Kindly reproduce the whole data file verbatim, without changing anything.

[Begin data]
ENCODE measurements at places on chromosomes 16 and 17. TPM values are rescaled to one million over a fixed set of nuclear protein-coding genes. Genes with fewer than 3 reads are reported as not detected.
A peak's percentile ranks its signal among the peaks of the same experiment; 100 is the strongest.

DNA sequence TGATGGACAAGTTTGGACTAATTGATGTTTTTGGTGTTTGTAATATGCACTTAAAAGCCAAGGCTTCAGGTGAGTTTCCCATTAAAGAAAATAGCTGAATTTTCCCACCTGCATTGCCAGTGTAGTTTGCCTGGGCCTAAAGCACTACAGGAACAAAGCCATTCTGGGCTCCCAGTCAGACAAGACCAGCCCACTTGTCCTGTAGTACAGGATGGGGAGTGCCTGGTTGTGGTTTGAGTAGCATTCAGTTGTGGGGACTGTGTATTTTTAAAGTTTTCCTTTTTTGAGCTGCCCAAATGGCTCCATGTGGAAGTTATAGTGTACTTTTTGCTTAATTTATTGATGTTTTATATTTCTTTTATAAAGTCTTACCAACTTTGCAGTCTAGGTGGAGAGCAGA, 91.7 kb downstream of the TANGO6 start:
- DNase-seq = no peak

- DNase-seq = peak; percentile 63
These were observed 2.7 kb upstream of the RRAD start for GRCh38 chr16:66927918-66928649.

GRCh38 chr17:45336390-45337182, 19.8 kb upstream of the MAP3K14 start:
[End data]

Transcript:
ENCODE measurements at places on chromosomes 16 and 17. TPM values are rescaled to one million over a fixed set of nuclear protein-coding genes. Genes with fewer than 3 reads are reported as not detected.
A peak's percentile ranks its signal among the peaks of the same experiment; 100 is the strongest.

DNA sequence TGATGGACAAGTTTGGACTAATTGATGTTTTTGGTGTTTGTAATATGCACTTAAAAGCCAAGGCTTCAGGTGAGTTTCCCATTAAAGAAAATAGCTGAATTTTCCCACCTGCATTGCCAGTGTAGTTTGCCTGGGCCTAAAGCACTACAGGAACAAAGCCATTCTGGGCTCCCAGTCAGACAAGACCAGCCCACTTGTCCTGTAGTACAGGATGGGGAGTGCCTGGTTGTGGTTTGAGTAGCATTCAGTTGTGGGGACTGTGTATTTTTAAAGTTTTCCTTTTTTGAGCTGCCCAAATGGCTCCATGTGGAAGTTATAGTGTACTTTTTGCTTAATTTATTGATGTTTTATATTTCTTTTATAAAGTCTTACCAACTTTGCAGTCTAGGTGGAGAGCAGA, 91.7 kb downstream of the TANGO6 start:
- DNase-seq = no peak

- DNase-seq = peak; percentile 63
These were observed 2.7 kb upstream of the RRAD start for GRCh38 chr16:66927918-66928649.

GRCh38 chr17:45336390-45337182, 19.8 kb upstream of the MAP3K14 start: